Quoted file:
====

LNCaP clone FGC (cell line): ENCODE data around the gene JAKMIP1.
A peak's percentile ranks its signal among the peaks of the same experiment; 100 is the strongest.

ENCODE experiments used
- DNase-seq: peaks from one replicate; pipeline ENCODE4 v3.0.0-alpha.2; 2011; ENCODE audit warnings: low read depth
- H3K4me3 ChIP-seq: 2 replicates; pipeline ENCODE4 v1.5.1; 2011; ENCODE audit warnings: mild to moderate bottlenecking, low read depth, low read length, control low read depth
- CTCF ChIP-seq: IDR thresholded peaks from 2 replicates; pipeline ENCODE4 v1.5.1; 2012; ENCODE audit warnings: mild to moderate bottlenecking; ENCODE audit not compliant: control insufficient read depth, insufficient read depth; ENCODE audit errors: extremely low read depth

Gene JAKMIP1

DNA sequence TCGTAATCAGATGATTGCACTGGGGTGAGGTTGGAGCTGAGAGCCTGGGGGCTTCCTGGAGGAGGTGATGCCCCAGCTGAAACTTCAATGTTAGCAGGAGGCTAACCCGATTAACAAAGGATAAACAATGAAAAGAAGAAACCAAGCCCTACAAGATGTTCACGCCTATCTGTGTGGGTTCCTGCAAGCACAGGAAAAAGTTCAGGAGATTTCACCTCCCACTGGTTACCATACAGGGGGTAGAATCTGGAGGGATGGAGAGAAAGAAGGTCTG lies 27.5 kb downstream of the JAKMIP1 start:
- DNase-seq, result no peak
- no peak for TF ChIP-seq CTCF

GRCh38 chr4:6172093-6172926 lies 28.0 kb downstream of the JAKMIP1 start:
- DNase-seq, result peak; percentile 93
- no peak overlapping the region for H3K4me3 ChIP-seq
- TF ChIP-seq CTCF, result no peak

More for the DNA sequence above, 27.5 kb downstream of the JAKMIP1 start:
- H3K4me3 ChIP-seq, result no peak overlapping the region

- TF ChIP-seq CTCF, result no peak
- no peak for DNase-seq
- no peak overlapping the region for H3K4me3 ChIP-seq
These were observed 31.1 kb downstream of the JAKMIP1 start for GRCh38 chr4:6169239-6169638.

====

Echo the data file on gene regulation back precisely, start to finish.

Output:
LNCaP clone FGC (cell line): ENCODE data around the gene JAKMIP1.
A peak's percentile ranks its signal among the peaks of the same experiment; 100 is the strongest.

ENCODE experiments used
- DNase-seq: peaks from one replicate; pipeline ENCODE4 v3.0.0-alpha.2; 2011; ENCODE audit warnings: low read depth
- H3K4me3 ChIP-seq: 2 replicates; pipeline ENCODE4 v1.5.1; 2011; ENCODE audit warnings: mild to moderate bottlenecking, low read depth, low read length, control low read depth
- CTCF ChIP-seq: IDR thresholded peaks from 2 replicates; pipeline ENCODE4 v1.5.1; 2012; ENCODE audit warnings: mild to moderate bottlenecking; ENCODE audit not compliant: control insufficient read depth, insufficient read depth; ENCODE audit errors: extremely low read depth

Gene JAKMIP1

DNA sequence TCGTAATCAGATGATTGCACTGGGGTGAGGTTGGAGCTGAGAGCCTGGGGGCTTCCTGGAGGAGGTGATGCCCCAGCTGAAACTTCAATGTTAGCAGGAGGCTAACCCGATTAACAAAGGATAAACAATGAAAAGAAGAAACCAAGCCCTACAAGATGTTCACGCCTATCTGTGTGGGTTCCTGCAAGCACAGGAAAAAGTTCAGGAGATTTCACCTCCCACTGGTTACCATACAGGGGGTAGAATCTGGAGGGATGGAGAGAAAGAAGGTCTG lies 27.5 kb downstream of the JAKMIP1 start:
- DNase-seq, result no peak
- no peak for TF ChIP-seq CTCF

GRCh38 chr4:6172093-6172926 lies 28.0 kb downstream of the JAKMIP1 start:
- DNase-seq, result peak; percentile 93
- no peak overlapping the region for H3K4me3 ChIP-seq
- TF ChIP-seq CTCF, result no peak

More for the DNA sequence above, 27.5 kb downstream of the JAKMIP1 start:
- H3K4me3 ChIP-seq, result no peak overlapping the region

- TF ChIP-seq CTCF, result no peak
- no peak for DNase-seq
- no peak overlapping the region for H3K4me3 ChIP-seq
These were observed 31.1 kb downstream of the JAKMIP1 start for GRCh38 chr4:6169239-6169638.